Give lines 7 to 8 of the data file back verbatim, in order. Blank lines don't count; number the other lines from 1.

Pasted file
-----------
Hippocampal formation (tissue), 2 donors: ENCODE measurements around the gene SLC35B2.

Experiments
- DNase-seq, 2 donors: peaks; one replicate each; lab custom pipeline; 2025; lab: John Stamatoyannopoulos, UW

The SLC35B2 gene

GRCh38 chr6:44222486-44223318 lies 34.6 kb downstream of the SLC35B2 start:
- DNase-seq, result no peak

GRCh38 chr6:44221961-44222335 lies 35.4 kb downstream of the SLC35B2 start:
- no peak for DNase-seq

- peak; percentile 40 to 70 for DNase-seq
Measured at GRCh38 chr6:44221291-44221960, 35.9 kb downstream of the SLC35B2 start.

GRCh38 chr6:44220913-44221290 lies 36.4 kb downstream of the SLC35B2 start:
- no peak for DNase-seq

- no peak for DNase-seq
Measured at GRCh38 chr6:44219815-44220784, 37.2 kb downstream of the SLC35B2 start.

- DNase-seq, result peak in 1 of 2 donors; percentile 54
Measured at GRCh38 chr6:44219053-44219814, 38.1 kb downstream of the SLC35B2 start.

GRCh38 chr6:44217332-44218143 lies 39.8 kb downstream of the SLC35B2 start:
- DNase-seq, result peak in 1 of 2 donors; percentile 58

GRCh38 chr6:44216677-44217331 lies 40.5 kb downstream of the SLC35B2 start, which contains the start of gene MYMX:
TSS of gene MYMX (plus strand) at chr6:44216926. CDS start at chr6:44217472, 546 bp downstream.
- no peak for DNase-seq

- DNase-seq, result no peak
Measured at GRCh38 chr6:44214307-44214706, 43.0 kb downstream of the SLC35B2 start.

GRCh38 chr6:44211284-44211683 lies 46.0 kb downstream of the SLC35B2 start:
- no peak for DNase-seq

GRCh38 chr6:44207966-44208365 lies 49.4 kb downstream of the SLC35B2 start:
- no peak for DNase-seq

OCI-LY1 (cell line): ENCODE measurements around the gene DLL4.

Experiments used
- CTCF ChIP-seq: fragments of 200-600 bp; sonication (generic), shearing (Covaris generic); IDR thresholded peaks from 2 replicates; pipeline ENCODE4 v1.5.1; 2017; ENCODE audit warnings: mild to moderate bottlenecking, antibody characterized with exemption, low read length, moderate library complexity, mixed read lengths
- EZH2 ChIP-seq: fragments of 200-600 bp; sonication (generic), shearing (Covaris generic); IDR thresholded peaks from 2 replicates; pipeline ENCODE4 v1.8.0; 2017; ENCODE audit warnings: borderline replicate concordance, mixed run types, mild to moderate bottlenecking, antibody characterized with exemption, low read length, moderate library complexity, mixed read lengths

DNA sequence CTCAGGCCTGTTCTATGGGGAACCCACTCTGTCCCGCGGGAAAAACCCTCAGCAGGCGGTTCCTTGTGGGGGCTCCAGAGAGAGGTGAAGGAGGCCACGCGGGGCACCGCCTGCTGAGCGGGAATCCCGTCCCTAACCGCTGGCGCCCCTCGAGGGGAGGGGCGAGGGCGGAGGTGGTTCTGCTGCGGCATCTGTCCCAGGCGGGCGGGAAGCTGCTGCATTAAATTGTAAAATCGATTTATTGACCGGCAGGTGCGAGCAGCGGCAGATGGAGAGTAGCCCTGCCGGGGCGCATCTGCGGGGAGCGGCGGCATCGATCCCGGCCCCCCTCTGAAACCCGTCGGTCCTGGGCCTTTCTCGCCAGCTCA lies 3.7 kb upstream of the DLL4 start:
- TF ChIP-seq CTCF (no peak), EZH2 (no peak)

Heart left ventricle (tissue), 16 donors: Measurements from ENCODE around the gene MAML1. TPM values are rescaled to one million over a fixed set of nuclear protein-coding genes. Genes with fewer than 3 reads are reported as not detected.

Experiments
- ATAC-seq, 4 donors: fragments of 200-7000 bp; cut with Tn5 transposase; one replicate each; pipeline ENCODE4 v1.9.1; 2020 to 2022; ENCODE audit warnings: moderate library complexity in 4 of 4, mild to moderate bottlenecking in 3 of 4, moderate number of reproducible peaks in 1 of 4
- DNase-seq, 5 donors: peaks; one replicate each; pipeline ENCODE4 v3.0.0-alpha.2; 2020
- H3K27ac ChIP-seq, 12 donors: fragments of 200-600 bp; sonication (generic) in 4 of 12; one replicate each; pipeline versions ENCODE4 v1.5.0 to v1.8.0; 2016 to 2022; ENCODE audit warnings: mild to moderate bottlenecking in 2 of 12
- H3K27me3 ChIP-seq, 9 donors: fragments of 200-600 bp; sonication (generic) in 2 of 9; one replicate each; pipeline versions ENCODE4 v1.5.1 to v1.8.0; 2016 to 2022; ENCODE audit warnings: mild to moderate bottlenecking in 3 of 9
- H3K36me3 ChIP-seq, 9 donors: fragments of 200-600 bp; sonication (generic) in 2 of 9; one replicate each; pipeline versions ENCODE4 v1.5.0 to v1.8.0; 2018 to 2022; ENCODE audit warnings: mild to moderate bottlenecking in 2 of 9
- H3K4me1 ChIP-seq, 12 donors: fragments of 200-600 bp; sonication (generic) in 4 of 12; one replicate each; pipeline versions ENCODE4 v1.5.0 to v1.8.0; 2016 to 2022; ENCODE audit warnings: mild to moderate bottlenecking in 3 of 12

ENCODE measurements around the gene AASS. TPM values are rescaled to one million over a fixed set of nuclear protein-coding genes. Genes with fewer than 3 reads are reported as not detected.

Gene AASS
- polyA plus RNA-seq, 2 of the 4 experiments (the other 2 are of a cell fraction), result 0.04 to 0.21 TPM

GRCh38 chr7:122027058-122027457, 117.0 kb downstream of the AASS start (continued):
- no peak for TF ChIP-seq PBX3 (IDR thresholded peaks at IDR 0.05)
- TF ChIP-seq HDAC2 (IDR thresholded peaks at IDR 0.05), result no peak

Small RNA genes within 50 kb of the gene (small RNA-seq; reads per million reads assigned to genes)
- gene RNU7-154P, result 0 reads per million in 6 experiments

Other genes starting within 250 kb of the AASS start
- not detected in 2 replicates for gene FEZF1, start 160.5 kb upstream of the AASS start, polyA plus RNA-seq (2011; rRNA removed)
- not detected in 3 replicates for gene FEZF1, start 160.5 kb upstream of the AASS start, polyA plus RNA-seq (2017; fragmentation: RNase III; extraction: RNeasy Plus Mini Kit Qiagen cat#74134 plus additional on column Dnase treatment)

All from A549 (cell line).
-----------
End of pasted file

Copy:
GRCh38 chr6:44221961-44222335 lies 35.4 kb downstream of the SLC35B2 start:
- no peak for DNase-seq